Tuesday, February 15, 2011

Asking the Right Questions II

I wrote this post back in 2009 and I think it's time to revisit this issue again.

Perhaps the greatest benefit of higher level education is that you learn how to learn. We touched on this topic several times in my Psychology program in graduate school. It still fascinates me to this day.

But I'm not here to talk about theory. I'm here to talk about practice.

Let me give you a very real example. At my last workshop, one of the photographers kept asking me the following question,

"Is this okay?"

I didn't think much of it at the time but I saw pretty much the same type of images over and over again with no real improvement over the 2-day workshop. It occurred to me that this photographer wasn't pushing himself to change/grow but was instead looking for approval for what he was already doing.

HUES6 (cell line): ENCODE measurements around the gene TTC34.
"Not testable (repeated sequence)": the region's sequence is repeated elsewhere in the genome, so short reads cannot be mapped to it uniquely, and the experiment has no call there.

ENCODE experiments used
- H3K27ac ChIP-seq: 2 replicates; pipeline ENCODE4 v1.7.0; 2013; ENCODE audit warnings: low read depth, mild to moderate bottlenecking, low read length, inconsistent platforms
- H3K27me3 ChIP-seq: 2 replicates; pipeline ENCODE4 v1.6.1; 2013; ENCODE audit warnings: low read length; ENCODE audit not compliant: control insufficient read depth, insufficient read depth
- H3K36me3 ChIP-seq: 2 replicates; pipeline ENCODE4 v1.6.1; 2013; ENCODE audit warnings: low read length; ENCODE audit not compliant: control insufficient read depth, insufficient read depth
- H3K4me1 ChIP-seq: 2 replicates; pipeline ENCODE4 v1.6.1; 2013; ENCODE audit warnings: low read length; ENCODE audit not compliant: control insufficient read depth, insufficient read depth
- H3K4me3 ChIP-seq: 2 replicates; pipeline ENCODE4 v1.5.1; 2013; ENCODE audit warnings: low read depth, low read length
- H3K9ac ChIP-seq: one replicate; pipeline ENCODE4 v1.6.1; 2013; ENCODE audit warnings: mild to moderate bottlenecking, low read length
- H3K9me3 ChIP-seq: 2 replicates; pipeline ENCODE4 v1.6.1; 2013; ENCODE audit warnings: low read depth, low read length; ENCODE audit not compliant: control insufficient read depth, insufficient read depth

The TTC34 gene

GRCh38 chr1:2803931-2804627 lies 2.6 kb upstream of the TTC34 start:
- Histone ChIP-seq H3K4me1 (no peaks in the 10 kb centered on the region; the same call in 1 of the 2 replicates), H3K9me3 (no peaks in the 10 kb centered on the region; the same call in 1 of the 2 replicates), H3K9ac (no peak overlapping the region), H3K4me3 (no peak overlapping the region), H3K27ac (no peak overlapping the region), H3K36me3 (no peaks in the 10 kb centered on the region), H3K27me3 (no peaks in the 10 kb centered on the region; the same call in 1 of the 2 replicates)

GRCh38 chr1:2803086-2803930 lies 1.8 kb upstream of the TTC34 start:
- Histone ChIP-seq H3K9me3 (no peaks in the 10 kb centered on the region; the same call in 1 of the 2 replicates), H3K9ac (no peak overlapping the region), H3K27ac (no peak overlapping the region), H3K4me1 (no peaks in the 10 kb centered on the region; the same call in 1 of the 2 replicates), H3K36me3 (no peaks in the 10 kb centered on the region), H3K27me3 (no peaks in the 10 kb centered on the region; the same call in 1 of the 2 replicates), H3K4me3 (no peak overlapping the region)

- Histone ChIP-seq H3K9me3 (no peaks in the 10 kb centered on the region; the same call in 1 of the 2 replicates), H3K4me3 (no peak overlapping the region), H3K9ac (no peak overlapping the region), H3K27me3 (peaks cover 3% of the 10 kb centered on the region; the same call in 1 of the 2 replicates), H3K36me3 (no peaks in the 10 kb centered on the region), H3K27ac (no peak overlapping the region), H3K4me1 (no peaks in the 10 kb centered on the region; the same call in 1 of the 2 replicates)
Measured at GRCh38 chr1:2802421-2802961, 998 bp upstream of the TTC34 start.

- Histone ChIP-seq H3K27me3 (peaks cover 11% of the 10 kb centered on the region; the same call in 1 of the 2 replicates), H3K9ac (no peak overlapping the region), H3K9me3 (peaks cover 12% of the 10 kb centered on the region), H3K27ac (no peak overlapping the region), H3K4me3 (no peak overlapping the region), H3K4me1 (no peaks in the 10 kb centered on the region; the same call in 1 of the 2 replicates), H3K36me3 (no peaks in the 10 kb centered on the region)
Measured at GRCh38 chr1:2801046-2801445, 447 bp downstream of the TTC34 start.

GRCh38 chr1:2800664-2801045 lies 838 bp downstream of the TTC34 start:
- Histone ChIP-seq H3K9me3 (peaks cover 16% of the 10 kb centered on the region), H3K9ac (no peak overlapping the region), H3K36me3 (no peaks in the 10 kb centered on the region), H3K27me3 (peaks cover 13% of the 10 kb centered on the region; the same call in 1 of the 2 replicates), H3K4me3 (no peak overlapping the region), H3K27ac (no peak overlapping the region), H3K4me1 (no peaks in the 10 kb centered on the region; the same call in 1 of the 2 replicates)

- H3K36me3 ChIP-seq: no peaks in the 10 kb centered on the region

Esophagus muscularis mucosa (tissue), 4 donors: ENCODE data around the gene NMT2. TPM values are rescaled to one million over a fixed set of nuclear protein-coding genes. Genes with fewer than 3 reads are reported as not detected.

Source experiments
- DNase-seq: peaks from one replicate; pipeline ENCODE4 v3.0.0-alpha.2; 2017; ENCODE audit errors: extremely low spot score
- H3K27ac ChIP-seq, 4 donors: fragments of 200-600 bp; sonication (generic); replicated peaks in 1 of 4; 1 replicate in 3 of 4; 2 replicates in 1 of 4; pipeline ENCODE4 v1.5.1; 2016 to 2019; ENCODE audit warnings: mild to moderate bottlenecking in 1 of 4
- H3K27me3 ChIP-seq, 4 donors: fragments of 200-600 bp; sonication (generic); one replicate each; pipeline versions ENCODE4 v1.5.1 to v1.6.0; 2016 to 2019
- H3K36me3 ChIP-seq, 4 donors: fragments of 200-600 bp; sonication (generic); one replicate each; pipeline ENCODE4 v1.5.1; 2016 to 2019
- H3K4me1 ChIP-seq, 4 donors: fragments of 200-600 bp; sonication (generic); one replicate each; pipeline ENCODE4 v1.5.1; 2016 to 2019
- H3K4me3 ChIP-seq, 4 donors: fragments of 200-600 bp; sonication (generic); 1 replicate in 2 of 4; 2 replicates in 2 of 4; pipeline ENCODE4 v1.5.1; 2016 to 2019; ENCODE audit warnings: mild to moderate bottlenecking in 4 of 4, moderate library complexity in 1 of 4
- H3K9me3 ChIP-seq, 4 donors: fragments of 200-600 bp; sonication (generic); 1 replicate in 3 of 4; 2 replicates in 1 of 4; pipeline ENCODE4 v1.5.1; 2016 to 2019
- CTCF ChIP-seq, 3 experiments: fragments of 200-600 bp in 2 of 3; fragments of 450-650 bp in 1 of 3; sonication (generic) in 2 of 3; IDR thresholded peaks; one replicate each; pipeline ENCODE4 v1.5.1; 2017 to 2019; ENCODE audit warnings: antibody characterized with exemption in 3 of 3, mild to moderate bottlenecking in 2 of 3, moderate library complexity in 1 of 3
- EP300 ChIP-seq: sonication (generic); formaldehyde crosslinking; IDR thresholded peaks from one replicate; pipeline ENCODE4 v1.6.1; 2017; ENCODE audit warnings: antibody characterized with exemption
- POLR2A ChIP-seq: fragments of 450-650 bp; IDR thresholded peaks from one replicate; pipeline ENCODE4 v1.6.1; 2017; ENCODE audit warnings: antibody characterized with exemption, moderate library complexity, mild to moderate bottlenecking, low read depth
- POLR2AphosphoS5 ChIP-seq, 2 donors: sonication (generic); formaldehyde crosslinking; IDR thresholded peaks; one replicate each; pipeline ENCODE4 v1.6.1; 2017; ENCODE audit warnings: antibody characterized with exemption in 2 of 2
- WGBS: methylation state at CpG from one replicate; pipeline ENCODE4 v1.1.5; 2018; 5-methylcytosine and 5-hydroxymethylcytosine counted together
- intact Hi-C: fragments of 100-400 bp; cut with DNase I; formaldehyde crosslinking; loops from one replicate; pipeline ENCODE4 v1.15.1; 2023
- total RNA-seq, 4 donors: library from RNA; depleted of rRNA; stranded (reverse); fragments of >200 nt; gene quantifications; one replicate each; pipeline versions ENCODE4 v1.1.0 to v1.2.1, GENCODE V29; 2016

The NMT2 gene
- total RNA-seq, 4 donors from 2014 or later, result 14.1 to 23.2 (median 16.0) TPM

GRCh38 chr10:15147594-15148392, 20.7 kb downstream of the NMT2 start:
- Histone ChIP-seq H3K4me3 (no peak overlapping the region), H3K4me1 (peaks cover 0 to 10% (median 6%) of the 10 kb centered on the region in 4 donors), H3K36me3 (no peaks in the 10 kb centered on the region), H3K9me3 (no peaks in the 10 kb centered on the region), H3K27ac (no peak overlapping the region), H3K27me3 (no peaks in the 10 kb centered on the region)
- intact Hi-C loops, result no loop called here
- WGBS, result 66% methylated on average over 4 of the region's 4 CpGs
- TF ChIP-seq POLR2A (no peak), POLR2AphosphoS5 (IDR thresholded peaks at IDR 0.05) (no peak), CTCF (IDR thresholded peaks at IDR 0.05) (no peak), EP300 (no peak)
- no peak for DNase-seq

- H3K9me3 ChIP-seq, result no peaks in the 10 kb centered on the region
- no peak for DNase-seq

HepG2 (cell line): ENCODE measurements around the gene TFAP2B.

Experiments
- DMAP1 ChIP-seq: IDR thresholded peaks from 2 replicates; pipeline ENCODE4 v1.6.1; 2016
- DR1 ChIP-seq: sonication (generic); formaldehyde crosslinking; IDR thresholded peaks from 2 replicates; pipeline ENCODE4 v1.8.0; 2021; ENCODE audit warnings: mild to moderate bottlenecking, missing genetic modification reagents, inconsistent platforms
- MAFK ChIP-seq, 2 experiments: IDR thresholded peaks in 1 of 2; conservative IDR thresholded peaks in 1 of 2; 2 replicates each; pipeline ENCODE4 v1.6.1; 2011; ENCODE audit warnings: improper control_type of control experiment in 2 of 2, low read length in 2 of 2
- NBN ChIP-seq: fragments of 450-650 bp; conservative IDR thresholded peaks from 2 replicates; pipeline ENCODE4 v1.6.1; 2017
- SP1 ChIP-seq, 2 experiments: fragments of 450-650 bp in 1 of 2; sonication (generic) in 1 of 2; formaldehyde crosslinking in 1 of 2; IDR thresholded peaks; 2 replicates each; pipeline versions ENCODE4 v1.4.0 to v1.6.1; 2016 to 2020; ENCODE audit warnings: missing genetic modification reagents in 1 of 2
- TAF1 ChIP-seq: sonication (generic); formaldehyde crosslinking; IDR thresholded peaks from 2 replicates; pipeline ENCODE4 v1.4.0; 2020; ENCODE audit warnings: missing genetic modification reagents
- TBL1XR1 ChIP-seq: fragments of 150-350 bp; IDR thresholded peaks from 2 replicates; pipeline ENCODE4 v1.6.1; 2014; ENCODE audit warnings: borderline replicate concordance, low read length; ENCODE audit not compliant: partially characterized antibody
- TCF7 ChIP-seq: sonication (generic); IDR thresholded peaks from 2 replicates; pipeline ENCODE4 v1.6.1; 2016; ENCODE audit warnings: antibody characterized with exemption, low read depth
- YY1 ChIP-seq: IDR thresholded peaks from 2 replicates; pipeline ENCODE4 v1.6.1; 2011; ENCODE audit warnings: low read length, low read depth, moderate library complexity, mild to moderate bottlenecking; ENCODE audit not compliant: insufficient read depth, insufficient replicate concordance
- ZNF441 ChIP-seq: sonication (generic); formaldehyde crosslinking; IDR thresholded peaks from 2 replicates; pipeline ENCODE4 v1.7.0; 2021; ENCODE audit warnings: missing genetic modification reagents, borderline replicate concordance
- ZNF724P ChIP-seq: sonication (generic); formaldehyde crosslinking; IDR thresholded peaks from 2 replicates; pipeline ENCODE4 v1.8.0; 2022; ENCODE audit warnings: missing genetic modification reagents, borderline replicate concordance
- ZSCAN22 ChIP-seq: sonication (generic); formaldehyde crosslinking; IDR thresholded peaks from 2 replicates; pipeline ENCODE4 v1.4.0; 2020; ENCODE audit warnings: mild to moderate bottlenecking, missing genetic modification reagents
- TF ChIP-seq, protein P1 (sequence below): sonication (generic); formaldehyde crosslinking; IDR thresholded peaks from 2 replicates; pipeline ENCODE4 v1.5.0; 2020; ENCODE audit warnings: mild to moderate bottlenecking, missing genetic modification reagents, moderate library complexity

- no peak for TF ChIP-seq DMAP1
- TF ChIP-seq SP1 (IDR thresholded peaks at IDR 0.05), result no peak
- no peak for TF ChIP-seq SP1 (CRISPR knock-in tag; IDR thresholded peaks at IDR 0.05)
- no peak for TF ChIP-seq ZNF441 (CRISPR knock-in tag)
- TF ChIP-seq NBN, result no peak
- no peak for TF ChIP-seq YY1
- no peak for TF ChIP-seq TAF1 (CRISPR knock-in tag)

That's learning done wrong.

Rather than asking "Is this okay?" he should have been asking "What can I do to make this image better?" or "What is good about this image?" Questions like "Is this okay?" doesn't give you any substantial answers. "Is this okay?" doesn't show me that you're looking to reinvent yourself or that you're pushing yourself out-of-the-box. It just shows that you're perfectly happy playing in your box and want others to accept you for who you are. It shows that you'd rather not play by anyone else's rules in which case you don't need to ask the question at all.

It's okay if you're not looking to grow, to learn. If you're content doing things your way and repeating your results, no one can tell you otherwise. But if you're looking to effect change, then learning how to ask the right questions is paramount.

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